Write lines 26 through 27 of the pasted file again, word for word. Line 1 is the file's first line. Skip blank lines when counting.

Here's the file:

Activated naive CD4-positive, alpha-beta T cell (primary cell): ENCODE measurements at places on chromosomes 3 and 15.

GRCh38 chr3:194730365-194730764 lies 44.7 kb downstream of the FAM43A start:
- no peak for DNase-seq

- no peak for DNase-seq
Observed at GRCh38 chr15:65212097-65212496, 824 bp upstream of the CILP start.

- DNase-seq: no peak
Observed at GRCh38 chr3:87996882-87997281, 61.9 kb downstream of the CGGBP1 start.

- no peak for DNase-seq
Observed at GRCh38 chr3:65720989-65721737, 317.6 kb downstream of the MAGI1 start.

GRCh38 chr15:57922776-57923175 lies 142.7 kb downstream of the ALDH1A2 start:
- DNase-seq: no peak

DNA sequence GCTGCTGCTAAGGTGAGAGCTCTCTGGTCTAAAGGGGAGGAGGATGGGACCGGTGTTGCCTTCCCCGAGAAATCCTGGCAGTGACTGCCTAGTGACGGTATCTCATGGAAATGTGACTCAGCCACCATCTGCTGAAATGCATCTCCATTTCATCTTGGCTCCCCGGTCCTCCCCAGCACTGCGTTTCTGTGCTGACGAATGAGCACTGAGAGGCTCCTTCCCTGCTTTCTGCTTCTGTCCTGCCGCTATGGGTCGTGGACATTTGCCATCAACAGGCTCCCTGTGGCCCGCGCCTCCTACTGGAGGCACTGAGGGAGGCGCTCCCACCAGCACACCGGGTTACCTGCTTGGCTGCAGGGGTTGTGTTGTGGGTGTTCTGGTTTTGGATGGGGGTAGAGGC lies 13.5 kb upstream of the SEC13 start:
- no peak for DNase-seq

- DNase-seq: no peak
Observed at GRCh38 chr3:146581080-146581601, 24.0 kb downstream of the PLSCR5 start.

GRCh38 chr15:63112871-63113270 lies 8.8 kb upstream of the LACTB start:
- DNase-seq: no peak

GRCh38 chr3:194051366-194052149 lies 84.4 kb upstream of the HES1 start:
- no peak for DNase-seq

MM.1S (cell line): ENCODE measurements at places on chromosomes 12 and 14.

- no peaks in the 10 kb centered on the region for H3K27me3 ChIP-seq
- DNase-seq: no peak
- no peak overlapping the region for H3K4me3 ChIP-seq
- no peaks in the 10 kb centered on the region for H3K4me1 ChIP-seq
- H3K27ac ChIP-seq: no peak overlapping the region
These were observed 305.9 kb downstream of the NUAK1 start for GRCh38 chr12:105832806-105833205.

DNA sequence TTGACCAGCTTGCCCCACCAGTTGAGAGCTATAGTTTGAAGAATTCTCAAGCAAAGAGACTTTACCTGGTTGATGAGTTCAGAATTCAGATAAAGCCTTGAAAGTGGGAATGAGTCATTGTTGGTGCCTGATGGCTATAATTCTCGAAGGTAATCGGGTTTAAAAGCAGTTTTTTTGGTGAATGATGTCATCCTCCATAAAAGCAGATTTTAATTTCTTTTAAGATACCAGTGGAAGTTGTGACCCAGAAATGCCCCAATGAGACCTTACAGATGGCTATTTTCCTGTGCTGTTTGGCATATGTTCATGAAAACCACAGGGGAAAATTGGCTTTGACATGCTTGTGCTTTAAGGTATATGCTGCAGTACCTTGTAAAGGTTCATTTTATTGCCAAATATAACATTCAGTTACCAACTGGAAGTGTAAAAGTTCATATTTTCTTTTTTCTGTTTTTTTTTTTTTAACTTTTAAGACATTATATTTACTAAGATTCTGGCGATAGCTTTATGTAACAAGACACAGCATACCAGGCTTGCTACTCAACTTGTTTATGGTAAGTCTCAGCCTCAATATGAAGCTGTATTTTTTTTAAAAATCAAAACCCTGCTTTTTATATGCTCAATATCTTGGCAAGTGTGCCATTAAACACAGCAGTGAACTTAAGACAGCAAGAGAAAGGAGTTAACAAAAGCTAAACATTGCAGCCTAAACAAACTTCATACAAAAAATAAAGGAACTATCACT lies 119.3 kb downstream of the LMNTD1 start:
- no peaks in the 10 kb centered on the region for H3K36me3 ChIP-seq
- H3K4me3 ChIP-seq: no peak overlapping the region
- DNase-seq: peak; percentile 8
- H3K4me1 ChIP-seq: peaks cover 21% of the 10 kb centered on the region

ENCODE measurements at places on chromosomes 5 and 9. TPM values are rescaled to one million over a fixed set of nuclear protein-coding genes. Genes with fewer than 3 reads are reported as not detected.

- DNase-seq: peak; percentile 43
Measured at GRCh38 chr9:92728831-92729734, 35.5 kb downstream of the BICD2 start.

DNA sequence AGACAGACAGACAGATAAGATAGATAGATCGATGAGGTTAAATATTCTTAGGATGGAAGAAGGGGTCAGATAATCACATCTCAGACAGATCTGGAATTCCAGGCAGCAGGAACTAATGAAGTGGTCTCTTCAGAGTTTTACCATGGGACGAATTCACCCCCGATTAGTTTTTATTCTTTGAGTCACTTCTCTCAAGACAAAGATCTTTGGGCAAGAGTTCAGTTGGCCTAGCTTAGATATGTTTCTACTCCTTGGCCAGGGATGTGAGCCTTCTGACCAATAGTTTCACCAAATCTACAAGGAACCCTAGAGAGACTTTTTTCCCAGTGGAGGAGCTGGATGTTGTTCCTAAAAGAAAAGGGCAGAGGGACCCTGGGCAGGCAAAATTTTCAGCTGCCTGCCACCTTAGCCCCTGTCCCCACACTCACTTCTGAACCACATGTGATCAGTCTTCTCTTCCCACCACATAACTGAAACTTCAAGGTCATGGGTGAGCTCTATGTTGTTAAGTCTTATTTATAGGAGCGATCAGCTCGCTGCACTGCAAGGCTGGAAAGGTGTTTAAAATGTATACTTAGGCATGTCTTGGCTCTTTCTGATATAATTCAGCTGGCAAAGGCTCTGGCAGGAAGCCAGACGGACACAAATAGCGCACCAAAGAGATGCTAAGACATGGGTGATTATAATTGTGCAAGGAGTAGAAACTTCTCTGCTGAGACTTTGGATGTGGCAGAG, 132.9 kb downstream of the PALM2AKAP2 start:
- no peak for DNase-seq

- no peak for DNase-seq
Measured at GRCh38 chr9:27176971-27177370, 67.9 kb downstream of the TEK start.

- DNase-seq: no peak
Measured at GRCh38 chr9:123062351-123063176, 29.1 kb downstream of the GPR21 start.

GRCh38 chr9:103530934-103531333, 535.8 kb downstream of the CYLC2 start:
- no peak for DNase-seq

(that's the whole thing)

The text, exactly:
These were observed 305.9 kb downstream of the NUAK1 start for GRCh38 chr12:105832806-105833205.

DNA sequence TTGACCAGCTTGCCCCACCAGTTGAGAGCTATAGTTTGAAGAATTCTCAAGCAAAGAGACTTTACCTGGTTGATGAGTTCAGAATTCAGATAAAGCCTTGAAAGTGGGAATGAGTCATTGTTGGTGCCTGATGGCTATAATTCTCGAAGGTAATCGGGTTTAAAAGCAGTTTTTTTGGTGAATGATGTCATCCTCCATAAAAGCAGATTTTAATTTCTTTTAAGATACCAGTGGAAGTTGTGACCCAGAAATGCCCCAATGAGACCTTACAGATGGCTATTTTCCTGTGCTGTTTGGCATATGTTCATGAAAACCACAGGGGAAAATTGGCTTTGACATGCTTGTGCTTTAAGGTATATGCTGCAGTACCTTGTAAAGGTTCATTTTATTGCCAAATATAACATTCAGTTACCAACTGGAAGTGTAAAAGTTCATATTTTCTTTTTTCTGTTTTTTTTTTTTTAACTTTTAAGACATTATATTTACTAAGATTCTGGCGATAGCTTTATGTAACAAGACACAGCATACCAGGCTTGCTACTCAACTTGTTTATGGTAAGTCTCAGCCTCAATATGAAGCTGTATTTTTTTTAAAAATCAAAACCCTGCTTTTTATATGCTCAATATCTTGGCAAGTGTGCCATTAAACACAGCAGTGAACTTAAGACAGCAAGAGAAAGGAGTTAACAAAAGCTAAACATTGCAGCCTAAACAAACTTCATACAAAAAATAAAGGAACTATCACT lies 119.3 kb downstream of the LMNTD1 start: